If in doubt about what level class you should be in, ask one of your teachers! Happy dancing!

Our original dances

Want to enjoy dances created by and for dancers of Ohio? Then check out The Swelterin’ Strathspey and The July 28th Jig.

Flying GhilliesThe Swelterin’ Strathspey 3/3L · S32

Devised by: Andy May, Atia Huff, Gary Lindsey, Joyce Lindsey, Patty Lindsay, Nora Kindness, and Lee Fuell.

1–8:  1c+3c DblFig8 around 2c (1c crossing in, 3c cast up)
9–16: 1c+2c+3c set, cross RH ; set, cross LH
17–24: 1c lead down the middle and back, ending with 2c ready for)
25–32: 1c+2c ½Poussette ; 1c+3c ½Poussette

Scottish Country dancingThe July 28th Jig 3/3L · J32

Devised by: Else DeJong, Atia Huff, Stephen Huff, Joyce Lindsey, Patty Lindsay, Nora Kindness, Lee Fuell.

1–8: 1c+2c ½RHA, cross RH ; repeat
9–16: 1c cross RH, cast (2c up) ; turn LH to join RH with 1cnr
17–24: BiL, 1c turn 1¼ LH to join RH with 2cnr ; BiL, 1c turn LH into 2pl in middle and 3c step in
25–32:  1c+3c Poussette.


Flying Ghillies Ball Survival Guide

So you’re going to a Scottish Country Dance ball! Congratulations! If you’ve been to one before, you might have a pretty good idea what to expect. However, if you’ve never been to a ball, you might be wondering what to expect when you get there. What follows are some hints from your teachers, based on our experience, that we hope you will find helpful.

Before you go: One question we often get from first-time ball attendees is, “What should I wear?” Well, we don’t have “fashion police” patrolling SCD events and issuing citations for improper dress, but there are some general guidelines you can follow. Regardless of the formality of the event, for women it’s very important that whatever you wear allow you full freedom of movement for dancing. A dance event called a “ball” is usually formal, which means black tie for men and a formal of some kind for the ladies, but a jacket and tie for men and party dress/skirt for women are fine, also. Sometimes even for an event called a “ball,” less formal attire may be specified, like “semi-formal.” Other SCD events, such as a semi-formal evening dance or an afternoon dance (“tea dance”), are less formal. Men often wear a jacket and tie to a semi-formal dance, and an open-collar shirt to a tea dance. Ladies might wear a party dress to a semi-formal dance, and a casual skirt and blouse to a tea dance. But these are just guidelines based on common practice, not “rules.” As we say, “It’s not important what you wear, it’s just important that you’re there.”

When you get there: If the event offers pre-registration and you have already paid, there will probably be a registration table of some kind where you can sign in and, for some events, be handed a booklet of briefs for the dances on the program (but this isn’t universal). If there is no pre-registration, you will have to pay admission on arrival. How this is handled varies; in The Flying Ghillies, it’s usually on the honor system with a basket to put your money in. You’ll want to hang up your coat somewhere and find a chair along the wall to sit down in to change into your dance shoes (street shoes usually wind up under the chairs). Sometime before the scheduled start time of the ball, the band will usually play some march tempo music to which you can do a warmup walk. There might even be an organized “Grand March.” It is unusual to have any organized stretching at a social event (unlike a class), so if you want to stretch before the dance, be sure to arrive well before the appointed start time.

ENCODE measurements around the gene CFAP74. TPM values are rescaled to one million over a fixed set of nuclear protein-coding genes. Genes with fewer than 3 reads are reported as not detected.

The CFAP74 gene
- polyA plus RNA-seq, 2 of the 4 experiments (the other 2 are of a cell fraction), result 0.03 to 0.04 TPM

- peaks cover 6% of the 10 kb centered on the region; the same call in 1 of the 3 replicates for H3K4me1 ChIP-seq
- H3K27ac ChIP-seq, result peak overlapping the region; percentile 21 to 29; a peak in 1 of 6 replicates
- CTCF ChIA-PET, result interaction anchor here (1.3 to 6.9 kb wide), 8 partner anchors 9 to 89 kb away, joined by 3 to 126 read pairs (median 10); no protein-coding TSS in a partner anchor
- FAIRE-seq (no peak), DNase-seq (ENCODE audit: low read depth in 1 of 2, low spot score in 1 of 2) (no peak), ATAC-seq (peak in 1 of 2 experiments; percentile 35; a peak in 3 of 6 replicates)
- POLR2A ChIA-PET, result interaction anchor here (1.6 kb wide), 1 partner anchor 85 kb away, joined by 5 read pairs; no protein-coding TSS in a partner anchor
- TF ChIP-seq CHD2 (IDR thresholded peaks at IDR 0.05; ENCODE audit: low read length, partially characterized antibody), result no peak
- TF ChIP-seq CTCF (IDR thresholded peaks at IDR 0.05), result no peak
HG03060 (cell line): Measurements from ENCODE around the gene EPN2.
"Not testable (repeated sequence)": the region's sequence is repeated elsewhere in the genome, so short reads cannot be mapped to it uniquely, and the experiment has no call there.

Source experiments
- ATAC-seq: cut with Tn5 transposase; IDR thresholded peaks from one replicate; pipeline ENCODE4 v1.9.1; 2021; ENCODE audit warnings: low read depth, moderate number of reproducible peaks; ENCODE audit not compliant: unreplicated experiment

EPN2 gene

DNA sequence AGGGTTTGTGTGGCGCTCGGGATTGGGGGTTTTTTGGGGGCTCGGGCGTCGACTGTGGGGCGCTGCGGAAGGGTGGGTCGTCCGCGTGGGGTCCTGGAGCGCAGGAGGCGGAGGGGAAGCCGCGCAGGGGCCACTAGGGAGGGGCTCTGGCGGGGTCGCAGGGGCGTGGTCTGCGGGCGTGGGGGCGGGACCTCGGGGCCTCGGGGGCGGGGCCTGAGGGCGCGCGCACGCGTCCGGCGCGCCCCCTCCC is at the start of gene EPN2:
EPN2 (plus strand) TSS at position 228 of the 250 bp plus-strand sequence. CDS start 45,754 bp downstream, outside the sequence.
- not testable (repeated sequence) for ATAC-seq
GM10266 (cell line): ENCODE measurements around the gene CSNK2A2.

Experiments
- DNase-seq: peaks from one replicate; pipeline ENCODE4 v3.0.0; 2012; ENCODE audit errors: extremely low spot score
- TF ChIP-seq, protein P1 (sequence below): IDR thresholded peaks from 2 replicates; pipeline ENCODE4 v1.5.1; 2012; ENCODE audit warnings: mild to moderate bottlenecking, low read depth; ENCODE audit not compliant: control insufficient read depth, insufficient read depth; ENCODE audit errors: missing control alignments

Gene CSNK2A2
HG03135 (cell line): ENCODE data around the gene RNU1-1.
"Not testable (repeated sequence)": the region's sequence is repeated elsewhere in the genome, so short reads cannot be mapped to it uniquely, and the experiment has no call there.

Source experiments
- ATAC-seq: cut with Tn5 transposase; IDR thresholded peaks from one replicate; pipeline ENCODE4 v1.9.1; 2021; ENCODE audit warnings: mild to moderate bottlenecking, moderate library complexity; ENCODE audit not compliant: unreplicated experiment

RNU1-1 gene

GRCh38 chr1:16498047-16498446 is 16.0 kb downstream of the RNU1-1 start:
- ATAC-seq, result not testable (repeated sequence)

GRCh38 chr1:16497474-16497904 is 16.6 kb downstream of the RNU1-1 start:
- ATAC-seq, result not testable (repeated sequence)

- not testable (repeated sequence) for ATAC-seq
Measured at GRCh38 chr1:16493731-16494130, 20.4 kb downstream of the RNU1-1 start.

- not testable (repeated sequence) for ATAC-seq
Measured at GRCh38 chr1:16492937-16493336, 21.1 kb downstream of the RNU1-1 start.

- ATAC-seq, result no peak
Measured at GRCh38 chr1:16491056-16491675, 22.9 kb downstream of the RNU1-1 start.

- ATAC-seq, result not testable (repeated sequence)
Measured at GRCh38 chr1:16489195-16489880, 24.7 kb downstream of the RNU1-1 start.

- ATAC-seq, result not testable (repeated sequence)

Scottish Dance musicThe dance begins: After the warmup marches, the Master of Ceremonies (MC) will invite the dancers to form sets. Sometimes, that will be preceded by the band playing eight bars or so of the lead tune for the upcoming dance. The MC will tell you what kind of set to form, and how many people should be in the set, and the name of the dance (i.e., “Please form four-couple longways sets for Campbell’s Frolic”). It helps to pay attention to the MC’s instructions so the sets can be formed quickly with minimal milling about. Sets should be formed by couples from the top of the room down. It is considered bad manners to cut in front of a couple already in the set, so new couples should join existing sets at the bottom. It is also frowned upon to join the set as a single dancer – one should ask another dancer to dance, then join as a couple. And who does the asking? Anyone! Men can ask ladies to dance, ladies can ask men, ladies can ask ladies, and (least common) men can ask men.